Privacy by design is an approach to systems engineering initially developed by Ann Cavoukian and formalized in a joint report on privacy-enhancing technologies by a joint team of the Information and Privacy Commissioner of Ontario (Canada), the Dutch Data Protection Authority, and the Netherlands Organisation for Applied Scientific Research in 1995.[1][2] The privacy by design framework was published in 2009[3] and adopted by the International Assembly of Privacy Commissioners and Data Protection Authorities in 2010.[4] Privacy by design calls for privacy to be taken into account throughout the whole engineering process. The concept is an example of value sensitive design, i.e., taking human values into account in a well-defined manner throughout the process.[5][6]

Cavoukian's approach to privacy has been criticized as being vague,[7] challenging to enforce its adoption,[8] difficult to apply to certain disciplines,[9][10] challenging to scale up to networked infrastructures,[10] as well as prioritizing corporate interests over consumers' interests[7] and placing insufficient emphasis on minimizing data collection.[9] Recent developments in computer science and data engineering, such as support for encoding privacy in data[11] and the availability and quality of Privacy-Enhancing Technologies (PET's) partly offset those critiques and help to make the principles feasible in real-world settings.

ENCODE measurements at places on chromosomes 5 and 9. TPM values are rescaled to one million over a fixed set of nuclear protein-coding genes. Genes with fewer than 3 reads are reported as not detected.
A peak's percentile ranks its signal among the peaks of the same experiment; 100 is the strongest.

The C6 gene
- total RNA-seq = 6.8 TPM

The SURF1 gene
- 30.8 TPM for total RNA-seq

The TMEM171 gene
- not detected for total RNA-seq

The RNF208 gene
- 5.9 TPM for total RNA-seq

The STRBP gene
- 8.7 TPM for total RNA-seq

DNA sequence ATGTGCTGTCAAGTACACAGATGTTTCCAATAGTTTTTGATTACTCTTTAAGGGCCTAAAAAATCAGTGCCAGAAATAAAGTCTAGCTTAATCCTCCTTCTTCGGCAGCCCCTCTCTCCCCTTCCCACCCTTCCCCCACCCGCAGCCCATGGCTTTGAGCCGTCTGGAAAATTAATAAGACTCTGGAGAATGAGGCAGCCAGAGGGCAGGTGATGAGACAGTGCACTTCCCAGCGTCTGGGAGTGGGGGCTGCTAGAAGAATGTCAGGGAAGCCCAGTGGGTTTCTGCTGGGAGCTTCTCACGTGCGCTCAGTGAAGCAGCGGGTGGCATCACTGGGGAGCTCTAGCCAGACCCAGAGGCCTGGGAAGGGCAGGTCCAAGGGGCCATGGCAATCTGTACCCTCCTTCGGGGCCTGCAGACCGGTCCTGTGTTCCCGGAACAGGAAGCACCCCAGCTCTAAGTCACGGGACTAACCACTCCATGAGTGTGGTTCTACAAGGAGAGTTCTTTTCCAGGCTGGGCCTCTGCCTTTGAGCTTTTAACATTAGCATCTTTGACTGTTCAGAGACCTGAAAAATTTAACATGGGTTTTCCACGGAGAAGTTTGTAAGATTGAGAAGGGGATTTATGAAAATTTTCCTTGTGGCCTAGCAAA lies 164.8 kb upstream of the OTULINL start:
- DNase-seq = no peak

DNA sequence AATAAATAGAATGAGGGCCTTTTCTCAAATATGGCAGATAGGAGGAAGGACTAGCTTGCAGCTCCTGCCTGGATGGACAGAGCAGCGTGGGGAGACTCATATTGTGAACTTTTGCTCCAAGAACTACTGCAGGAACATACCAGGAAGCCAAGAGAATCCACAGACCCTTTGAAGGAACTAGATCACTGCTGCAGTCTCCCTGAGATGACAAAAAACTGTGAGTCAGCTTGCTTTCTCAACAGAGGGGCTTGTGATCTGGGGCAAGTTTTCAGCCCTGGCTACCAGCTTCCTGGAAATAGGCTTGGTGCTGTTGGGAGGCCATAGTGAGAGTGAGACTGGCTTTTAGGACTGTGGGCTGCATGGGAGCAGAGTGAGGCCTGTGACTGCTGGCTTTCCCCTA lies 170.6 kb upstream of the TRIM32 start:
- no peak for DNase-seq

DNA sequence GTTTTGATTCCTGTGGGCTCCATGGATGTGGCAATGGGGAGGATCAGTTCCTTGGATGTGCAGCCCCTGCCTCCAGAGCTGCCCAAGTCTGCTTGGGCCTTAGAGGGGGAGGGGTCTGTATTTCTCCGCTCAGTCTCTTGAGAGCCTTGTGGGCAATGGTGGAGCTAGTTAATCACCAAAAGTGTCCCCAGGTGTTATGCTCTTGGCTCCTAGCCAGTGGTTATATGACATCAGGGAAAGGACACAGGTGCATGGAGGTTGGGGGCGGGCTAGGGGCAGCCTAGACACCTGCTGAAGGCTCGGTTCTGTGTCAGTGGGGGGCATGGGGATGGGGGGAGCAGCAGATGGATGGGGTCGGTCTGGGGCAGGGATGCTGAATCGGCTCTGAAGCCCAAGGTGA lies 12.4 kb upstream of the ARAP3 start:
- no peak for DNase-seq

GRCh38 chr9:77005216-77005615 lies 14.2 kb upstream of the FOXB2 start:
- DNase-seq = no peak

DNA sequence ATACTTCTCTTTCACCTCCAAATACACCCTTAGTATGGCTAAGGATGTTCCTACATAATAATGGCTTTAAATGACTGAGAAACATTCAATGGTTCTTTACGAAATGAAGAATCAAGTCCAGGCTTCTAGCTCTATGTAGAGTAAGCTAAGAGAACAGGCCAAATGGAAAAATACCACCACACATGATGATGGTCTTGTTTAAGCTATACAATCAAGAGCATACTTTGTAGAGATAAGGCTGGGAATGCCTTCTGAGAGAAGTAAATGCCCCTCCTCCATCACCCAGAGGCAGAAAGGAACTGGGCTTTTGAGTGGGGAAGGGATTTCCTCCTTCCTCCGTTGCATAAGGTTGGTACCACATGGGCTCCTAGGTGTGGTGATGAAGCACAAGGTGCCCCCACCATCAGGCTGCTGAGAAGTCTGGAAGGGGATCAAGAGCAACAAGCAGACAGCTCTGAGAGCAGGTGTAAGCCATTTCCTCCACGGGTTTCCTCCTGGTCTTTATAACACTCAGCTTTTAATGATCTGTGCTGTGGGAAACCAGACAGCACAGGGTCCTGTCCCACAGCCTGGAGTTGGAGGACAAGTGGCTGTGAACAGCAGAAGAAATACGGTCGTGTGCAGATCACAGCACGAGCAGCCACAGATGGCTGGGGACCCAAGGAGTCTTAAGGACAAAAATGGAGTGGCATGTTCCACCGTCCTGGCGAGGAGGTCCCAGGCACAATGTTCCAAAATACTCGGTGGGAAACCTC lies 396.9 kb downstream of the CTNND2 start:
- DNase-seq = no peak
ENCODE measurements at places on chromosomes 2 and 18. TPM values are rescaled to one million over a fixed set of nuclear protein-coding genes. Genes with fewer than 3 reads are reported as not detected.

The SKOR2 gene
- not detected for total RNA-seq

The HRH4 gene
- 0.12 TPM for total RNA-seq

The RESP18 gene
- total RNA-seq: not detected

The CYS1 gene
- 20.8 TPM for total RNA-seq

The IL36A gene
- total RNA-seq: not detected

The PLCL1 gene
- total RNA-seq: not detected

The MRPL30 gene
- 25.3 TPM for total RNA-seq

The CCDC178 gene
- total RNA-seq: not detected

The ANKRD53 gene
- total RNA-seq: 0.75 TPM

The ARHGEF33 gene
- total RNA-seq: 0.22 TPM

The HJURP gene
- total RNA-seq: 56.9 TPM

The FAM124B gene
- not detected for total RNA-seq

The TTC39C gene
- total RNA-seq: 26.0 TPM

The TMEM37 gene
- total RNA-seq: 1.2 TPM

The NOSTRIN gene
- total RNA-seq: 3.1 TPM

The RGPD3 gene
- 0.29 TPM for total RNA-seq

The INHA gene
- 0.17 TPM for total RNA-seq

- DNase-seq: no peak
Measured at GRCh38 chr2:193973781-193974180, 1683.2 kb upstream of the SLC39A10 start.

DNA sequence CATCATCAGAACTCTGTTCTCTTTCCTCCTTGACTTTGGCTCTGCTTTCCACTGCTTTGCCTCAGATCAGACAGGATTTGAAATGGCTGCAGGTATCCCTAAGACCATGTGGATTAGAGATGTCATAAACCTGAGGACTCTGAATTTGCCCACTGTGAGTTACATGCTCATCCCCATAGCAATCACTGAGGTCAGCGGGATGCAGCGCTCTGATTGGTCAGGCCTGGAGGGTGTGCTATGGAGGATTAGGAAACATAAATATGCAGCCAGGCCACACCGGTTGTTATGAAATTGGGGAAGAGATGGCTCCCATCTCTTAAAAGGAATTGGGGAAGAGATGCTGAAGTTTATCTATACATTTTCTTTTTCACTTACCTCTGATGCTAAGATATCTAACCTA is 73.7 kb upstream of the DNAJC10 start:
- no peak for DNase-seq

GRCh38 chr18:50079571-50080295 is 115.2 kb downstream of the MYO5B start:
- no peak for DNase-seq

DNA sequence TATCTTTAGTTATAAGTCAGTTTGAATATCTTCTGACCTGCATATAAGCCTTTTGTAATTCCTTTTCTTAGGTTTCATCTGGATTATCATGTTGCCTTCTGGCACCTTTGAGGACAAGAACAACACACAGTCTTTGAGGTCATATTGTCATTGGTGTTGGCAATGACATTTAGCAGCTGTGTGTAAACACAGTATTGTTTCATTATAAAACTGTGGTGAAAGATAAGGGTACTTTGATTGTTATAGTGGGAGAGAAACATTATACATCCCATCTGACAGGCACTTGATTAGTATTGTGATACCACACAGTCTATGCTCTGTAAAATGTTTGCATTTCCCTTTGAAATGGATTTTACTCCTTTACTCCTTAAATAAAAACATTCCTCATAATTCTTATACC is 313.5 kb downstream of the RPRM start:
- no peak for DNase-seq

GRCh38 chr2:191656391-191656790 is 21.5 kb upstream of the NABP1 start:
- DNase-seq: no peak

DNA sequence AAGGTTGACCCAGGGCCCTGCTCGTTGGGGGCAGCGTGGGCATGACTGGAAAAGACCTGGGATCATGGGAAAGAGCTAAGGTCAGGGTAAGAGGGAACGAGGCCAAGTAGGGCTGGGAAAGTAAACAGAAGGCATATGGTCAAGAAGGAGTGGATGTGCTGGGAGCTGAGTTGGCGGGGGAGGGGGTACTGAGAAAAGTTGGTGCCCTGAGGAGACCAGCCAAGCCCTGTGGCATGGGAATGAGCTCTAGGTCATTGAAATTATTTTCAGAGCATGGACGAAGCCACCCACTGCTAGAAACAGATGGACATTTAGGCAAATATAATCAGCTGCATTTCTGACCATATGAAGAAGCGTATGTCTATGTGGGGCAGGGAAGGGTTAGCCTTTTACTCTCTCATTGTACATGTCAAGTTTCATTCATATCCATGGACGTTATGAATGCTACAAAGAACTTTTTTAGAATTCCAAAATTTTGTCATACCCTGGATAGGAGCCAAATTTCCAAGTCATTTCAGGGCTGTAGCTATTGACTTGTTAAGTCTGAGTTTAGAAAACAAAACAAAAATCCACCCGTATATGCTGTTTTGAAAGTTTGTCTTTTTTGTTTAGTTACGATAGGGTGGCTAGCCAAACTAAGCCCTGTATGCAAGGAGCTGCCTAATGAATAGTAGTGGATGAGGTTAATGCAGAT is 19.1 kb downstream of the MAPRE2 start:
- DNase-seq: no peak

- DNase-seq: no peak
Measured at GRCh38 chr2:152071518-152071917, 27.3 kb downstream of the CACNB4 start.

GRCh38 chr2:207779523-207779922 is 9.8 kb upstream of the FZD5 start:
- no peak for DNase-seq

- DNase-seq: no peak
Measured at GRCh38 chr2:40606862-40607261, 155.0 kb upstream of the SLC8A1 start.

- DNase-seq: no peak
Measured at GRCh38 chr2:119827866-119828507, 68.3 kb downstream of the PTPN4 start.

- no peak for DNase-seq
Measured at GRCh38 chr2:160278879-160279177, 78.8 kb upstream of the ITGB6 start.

The European GDPR regulation incorporates privacy by design.[12]

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